individuals that they may well be joined in the action.
The identity of interest method presents a closer question. Plaintiff argues that such identity
exists because both individuals are high-ranking officials at the University. (Motion, at 8; Prop.
Am. Compl., ¶¶ 11, 16.) Defendant, on the other hand, asserts that “even if, as a consequence of
their official positions within the University, the purported new defendants knew of the action
against the University, they had no notice that plaintiff would seek damages from them
personally.” (Opp., at 18.) Again, the proposed defendants were not mentioned in the original
complaint and, unlike in her proposed amendments, Plaintiff did not describe any particular actions
taken by those individuals. Faced with such a sparse pleading, the individuals could reasonably
perceive that they were not so intertwined with the University as to be on notice regarding their
own potential liability. However, while one’s position alone cannot serve as a basis for finding an
identity of interest, see Singletary, 266 F.3d at 198-99 (surveying case law), the Court is satisfied
that both are highly placed enough for their interests as employees to be identical to those of the
University. Notwithstanding the lack of detail in Plaintiff’s original complaint, the individuals—
by virtue of their high positions and the nature of Plaintiff’s suit—surely were positioned akin to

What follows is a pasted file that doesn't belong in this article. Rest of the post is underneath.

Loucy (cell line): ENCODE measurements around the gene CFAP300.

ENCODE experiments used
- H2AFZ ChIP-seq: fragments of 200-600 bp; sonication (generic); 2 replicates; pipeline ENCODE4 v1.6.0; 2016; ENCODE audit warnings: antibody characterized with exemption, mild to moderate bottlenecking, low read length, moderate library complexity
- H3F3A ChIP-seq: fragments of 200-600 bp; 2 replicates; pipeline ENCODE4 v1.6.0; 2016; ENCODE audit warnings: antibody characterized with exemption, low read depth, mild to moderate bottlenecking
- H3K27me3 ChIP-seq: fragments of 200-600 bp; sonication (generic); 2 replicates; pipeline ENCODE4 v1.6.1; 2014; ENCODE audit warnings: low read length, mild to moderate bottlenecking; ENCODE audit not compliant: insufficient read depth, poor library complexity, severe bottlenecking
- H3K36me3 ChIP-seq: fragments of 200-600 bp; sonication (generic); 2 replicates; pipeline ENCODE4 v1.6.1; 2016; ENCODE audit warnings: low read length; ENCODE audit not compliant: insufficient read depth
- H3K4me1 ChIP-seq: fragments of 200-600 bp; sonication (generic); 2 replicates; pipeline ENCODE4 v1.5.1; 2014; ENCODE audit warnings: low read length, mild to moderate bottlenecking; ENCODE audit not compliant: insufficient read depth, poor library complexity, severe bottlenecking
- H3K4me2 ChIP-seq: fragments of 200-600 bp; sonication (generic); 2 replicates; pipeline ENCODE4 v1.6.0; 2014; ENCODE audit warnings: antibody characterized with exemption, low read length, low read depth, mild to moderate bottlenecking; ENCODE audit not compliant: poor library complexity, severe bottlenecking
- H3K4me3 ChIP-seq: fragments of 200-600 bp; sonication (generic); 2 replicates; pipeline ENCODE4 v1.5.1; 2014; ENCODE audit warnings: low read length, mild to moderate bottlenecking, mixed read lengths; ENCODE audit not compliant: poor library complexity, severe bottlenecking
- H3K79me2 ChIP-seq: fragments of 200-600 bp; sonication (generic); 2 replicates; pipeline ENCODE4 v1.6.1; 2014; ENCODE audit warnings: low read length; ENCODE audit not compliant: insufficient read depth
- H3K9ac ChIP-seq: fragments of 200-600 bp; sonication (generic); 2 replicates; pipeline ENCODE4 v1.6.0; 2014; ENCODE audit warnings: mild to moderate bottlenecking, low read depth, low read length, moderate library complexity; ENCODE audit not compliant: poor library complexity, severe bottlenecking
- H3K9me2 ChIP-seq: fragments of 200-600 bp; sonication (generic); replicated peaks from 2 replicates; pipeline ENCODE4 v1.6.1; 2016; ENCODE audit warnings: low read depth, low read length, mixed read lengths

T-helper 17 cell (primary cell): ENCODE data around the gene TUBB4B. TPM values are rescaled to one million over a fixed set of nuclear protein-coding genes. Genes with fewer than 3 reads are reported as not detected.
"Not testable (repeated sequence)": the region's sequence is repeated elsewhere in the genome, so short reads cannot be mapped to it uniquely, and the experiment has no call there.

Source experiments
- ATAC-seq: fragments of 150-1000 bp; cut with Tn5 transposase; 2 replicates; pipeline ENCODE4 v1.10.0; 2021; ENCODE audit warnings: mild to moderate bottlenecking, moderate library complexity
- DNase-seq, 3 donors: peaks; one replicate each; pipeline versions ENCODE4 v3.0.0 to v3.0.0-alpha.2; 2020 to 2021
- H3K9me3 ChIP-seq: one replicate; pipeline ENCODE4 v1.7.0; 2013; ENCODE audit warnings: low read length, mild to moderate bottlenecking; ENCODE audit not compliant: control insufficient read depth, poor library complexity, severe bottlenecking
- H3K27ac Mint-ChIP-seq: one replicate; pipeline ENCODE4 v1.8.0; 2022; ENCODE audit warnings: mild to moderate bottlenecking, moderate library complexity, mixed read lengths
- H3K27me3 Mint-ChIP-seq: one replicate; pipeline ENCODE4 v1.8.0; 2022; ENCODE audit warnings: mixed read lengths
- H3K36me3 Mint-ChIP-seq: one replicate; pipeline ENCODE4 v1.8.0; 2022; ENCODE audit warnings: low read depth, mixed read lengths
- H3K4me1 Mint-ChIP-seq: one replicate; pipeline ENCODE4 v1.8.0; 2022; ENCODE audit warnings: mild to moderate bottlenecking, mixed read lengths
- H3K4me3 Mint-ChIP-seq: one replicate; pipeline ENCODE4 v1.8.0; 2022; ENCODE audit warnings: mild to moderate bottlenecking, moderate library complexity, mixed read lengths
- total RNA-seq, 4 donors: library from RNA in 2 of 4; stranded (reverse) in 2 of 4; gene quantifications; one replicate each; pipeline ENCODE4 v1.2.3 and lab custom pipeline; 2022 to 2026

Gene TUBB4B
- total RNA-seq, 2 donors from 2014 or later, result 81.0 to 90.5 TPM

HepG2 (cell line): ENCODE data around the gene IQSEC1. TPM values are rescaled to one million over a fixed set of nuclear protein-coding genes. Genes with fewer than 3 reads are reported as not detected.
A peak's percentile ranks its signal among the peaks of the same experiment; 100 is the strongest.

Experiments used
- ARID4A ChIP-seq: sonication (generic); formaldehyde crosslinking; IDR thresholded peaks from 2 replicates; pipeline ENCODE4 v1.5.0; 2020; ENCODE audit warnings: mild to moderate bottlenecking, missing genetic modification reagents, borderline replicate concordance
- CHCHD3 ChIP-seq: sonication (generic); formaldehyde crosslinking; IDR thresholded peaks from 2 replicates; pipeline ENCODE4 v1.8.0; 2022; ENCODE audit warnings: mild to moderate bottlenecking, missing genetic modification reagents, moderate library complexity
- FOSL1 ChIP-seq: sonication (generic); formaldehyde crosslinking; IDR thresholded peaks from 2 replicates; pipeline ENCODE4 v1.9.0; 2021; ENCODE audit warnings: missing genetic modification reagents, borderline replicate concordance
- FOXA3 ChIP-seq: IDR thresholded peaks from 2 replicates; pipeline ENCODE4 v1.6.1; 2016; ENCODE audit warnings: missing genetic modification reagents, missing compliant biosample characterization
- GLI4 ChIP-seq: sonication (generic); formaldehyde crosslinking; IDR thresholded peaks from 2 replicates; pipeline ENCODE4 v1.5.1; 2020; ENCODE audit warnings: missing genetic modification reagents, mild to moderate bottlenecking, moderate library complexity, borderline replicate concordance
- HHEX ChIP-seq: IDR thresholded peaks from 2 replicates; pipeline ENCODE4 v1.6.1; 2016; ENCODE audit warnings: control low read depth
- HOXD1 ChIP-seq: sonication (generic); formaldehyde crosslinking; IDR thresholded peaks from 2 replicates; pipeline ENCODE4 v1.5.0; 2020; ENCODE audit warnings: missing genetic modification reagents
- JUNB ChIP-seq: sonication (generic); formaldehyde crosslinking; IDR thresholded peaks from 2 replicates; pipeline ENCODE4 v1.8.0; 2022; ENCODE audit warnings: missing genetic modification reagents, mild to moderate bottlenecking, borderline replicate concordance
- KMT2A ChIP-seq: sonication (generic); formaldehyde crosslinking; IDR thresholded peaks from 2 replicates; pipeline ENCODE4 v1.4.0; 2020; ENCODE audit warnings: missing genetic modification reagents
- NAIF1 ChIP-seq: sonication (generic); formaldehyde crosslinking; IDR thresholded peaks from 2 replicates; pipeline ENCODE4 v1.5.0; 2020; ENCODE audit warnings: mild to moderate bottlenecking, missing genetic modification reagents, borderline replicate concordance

the University itself such that they received constructive notice of the litigation.
Despite the imputation of notice on the proposed defendants, Plaintiff has nonetheless
failed to demonstrate that she made a mistake as contemplated by Rule 15(c)(1)(C)(ii). Plaintiff
attempts to argue that, in light of the Third Circuit’s ruling, her “mistake” was misidentifying the
University instead of the individuals as the proper party. This argument is unavailing first because
Defendant’s motion to dismiss apprised Plaintiff of the possibility that the University was immune;
Plaintiff thereafter declined to amend as of right or with the Court’s leave and even pursued leave
to amend only so as to drop the FMLA claim altogether. From the foregoing and considering the
absence of Doe defendants or descriptions of individuals in the original complaint, it is clear that
Plaintiff made a concerted decision as to the desired defendant as well as the state of the law